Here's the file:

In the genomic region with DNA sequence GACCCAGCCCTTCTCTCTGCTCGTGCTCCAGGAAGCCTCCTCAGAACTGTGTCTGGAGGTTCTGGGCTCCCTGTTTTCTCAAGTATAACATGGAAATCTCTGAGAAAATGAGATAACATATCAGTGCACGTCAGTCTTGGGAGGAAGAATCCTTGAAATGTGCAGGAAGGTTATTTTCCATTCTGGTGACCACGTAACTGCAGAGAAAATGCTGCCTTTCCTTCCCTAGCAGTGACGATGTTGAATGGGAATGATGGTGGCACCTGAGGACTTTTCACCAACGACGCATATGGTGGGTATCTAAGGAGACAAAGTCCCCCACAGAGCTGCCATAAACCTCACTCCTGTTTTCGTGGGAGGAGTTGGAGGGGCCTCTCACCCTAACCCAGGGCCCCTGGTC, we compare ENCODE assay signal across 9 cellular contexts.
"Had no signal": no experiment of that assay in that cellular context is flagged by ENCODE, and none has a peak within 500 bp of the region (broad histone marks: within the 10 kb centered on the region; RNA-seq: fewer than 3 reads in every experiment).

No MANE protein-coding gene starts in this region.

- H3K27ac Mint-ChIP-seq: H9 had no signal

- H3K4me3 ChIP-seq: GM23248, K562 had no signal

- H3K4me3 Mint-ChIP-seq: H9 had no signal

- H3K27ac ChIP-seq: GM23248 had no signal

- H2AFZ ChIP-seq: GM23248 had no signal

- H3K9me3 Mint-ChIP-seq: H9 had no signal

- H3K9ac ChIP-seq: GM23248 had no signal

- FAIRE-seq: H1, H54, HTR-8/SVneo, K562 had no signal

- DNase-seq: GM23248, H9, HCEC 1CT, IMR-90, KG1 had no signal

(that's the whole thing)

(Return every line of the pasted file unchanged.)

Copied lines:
In the genomic region with DNA sequence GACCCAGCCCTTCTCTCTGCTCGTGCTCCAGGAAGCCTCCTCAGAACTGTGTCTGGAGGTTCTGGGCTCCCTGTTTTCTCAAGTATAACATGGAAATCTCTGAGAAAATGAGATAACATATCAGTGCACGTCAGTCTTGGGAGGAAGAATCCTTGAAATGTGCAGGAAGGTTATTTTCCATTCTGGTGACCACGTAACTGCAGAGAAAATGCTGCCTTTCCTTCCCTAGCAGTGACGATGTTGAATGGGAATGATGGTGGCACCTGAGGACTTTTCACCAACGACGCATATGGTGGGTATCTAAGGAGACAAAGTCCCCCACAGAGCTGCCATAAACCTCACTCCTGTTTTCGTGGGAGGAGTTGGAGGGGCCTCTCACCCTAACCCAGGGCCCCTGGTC, we compare ENCODE assay signal across 9 cellular contexts.
"Had no signal": no experiment of that assay in that cellular context is flagged by ENCODE, and none has a peak within 500 bp of the region (broad histone marks: within the 10 kb centered on the region; RNA-seq: fewer than 3 reads in every experiment).

No MANE protein-coding gene starts in this region.

- H3K27ac Mint-ChIP-seq: H9 had no signal

- H3K4me3 ChIP-seq: GM23248, K562 had no signal

- H3K4me3 Mint-ChIP-seq: H9 had no signal

- H3K27ac ChIP-seq: GM23248 had no signal

- H2AFZ ChIP-seq: GM23248 had no signal

- H3K9me3 Mint-ChIP-seq: H9 had no signal

- H3K9ac ChIP-seq: GM23248 had no signal

- FAIRE-seq: H1, H54, HTR-8/SVneo, K562 had no signal

- DNase-seq: GM23248, H9, HCEC 1CT, IMR-90, KG1 had no signal